Why is our confidence disproportionate to the difficulty of a task?

The Hard-easy effect

, explained.

What is the hard-easy effect?

The hard-easy effect, also known as the discriminability effect or the difficulty effect, occurs when we incorrectly predict our ability to complete tasks depending on their level of difficulty. It suggests that we are overly confident in how successful we will be at hard tasks and under-confident about how successful we will be at easy ones. 

Where this bias occurs

The hard-easy effect occurs in any situation where we are asked to predict or comment on our success regarding a task. Our confidence usually doesn’t match our actual ability, which can cause us to be ill-prepared when taking on hard tasks, and stress over easy tasks. While the hard-easy effect is usually demonstrated through our inability to correctly identify whether we got an answer right or wrong, it also can have negative real-life applications.  

For example, imagine that you are learning how to drive. To get your license, you have to complete both a written exam and a driving test. Arguably, the driving test is the more difficult component of obtaining a license, because it is based on skill and knowledge, whereas the written exam is mostly based on knowledge. However, according to the hard-easy effect, you are likely to be over-confident in your ability to pass the driving test and under-confident on how likely you are to pass the written exam. As a result, you barely practice driving and focus all your time on studying for the written task. When it comes to the day of the exam, the hard-easy effect may have made it easy for you to pass the written exam, but since you were too confident about your driving skills, you fail the driving test.

Debias Your Organization

Most of us work & live in environments that aren’t optimized for solid decision-making. We work with organizations of all kinds to identify sources of cognitive bias & develop tailored solutions.

Learn about our work

Individual effects

The aforementioned hypothetical example of incorrectly predicting one’s success for different components of obtaining a license demonstrates that the hard-easy effect can have serious impacts on our behavior, not just our beliefs. The hard-easy effect describes an incorrect mindset, which is based on our inability to accurately make predictions about the future. Our present behavior is usually modeled based on our future predictions, which means that we make decisions that are not in our best interest.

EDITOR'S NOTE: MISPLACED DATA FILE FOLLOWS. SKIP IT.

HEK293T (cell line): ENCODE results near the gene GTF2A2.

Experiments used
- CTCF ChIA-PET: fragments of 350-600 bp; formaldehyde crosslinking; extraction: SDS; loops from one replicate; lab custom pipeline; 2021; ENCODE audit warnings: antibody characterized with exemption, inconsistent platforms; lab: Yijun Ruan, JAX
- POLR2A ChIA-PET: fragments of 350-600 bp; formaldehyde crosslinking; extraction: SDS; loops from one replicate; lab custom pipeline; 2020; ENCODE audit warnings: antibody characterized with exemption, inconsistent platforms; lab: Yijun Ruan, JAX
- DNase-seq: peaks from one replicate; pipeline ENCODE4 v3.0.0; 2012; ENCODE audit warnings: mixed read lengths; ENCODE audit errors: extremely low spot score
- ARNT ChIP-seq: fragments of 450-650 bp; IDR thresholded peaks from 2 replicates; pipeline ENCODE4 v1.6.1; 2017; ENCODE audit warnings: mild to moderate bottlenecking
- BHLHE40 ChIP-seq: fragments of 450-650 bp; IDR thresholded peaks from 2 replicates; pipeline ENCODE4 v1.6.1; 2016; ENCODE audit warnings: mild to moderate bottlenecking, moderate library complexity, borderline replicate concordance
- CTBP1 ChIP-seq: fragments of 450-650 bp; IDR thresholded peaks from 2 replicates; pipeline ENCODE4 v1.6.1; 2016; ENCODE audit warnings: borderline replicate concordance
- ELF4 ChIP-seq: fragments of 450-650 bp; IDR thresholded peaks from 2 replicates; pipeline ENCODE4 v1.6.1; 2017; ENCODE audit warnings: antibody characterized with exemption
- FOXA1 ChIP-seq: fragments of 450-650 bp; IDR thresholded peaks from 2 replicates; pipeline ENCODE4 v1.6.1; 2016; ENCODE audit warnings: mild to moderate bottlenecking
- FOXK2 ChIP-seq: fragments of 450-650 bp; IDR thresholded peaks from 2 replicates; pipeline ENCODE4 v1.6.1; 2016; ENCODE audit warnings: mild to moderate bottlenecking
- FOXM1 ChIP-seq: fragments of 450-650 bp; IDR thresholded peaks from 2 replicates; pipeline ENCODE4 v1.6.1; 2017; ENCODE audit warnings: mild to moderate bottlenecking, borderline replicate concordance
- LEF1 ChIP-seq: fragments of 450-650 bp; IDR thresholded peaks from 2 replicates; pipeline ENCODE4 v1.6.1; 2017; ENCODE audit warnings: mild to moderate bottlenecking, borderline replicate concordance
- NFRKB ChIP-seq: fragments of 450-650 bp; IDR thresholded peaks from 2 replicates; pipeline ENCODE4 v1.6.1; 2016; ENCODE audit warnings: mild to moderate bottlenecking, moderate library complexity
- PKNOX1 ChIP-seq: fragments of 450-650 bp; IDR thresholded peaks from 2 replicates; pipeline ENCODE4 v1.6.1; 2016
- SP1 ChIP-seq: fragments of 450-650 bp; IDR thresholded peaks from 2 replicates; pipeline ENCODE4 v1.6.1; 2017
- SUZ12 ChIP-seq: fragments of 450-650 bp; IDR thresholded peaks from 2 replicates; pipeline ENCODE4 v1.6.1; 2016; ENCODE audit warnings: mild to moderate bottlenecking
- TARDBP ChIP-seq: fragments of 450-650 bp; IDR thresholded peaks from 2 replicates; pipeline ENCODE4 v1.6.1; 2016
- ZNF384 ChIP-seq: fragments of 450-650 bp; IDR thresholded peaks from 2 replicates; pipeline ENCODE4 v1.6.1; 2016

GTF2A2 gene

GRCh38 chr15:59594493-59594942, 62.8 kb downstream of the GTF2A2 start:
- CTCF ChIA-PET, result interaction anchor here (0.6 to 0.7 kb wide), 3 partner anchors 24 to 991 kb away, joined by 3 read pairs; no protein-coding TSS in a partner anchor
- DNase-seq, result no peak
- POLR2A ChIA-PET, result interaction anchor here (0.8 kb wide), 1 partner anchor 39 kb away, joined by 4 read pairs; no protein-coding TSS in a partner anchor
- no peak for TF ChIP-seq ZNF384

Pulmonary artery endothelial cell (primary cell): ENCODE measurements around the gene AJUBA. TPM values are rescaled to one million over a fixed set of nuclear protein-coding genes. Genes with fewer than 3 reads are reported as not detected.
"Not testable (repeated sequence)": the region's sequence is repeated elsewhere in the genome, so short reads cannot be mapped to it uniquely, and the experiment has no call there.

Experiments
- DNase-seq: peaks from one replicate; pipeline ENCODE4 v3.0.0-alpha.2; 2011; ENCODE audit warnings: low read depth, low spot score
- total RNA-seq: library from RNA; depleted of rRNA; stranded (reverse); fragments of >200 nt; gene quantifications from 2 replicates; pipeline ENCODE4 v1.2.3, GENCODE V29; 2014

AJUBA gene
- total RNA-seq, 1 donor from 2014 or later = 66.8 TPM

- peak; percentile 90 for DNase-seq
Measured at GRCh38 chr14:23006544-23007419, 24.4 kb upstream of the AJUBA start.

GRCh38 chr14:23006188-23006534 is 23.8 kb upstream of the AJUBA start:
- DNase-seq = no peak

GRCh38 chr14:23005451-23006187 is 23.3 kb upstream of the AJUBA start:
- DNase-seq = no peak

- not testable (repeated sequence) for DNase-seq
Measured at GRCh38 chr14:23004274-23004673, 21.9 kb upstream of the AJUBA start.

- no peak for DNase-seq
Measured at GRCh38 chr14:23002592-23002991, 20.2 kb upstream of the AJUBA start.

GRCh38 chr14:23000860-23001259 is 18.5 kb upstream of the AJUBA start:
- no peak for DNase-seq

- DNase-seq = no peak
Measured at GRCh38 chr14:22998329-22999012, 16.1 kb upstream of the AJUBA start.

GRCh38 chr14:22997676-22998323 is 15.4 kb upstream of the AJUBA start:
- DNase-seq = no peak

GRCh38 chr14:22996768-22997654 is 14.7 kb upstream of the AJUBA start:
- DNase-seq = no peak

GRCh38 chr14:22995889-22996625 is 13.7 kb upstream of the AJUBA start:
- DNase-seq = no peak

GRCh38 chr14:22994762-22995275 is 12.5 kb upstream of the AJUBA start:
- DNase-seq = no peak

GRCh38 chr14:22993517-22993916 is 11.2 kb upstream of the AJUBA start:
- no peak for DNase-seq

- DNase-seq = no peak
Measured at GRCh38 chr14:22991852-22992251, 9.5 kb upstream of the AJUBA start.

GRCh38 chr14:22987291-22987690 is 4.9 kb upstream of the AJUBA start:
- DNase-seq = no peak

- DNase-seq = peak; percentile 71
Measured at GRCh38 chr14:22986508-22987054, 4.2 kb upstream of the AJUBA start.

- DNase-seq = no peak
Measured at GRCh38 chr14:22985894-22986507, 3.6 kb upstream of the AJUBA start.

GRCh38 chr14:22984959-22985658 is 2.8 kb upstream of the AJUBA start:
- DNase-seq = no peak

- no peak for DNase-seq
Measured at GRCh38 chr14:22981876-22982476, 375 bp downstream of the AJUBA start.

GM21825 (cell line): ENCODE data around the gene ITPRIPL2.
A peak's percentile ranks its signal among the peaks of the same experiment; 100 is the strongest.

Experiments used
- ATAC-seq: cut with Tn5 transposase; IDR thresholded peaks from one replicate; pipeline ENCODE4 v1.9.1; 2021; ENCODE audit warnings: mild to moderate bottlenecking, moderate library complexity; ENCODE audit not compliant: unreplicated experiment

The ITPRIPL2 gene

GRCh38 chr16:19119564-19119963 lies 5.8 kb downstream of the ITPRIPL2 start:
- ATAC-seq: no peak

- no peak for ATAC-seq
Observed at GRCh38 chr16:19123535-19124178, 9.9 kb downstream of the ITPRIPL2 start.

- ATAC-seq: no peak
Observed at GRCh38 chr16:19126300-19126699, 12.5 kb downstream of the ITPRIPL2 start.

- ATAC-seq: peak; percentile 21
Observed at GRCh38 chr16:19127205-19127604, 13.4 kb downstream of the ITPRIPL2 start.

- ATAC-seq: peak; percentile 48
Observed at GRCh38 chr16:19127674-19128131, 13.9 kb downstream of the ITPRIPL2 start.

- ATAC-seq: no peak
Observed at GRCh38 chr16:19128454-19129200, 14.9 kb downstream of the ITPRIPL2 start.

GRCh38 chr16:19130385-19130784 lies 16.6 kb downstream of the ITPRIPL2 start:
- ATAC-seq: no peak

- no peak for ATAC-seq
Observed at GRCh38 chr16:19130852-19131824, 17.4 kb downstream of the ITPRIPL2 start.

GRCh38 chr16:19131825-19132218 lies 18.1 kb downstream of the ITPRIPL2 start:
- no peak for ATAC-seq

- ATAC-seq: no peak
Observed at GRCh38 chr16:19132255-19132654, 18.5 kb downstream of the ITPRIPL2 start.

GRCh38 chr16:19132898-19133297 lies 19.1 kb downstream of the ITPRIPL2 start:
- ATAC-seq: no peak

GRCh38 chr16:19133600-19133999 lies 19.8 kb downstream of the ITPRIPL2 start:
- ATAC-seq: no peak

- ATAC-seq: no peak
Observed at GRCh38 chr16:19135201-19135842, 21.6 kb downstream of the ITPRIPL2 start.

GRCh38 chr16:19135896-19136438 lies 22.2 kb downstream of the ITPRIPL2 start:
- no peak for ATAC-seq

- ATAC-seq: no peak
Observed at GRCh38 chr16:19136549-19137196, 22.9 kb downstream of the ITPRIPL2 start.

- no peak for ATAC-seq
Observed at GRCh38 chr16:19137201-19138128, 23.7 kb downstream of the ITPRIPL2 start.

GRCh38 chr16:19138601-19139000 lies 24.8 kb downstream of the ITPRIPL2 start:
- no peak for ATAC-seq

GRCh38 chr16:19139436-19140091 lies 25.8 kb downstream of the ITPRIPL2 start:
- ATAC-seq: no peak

Systemic effects

The hard-easy effect may seem like a bias that is reserved for small issues, like trivia and exams. However, overconfidence, which is half the problem of the hard-easy effect, can have some pretty dire consequences on our society.

Researchers have suggested that overconfidence may be the explanation behind wars, strikes, litigation, and entrepreneurial failures.1 Military battle, taking legal action, and running a successful business are all incredibly difficult and complex tasks. When we overestimate our ability to be successful in these hard tasks, we may embark on endeavors that we are not fully prepared for. We don’t do the necessary work required for success, and failed endeavors, in the aforementioned areas, can have pretty negative consequences on society. Engaging in wars that we are sure to lose can lead to unnecessary deaths, litigation is often very expensive for any party involved, and failed businesses can lead to disappointed investors. 

Additionally, if we are bad at predicting our own abilities, then it follows that we are even worse at predicting the ability of others, whom we have less knowledge about.1 If we are incorrect about how successful our peers will be on a task, it is difficult for companies to efficiently delegate and run operations. Easy tasks may be assigned to people with positions higher up in the company, due to under-confidence in easy tasks, whilst hard tasks may be assigned to less experienced employees.1

Why it happens

There are multiple different theories as to what is behind the hard-easy effect.

Most of the people who investigate the hard/easy effect believe that it occurs as a result of other biases. The hard-easy effect is very similar to the Dunning-Kruger effect, which also describes the gap that exists between perceived and actual competence. The gap may occur because when we lack the knowledge to be good at a particular topic, we also lack the knowledge of our deficiency of that topic. A lack of understanding of the topic makes it difficult for us to assess how much we know about it.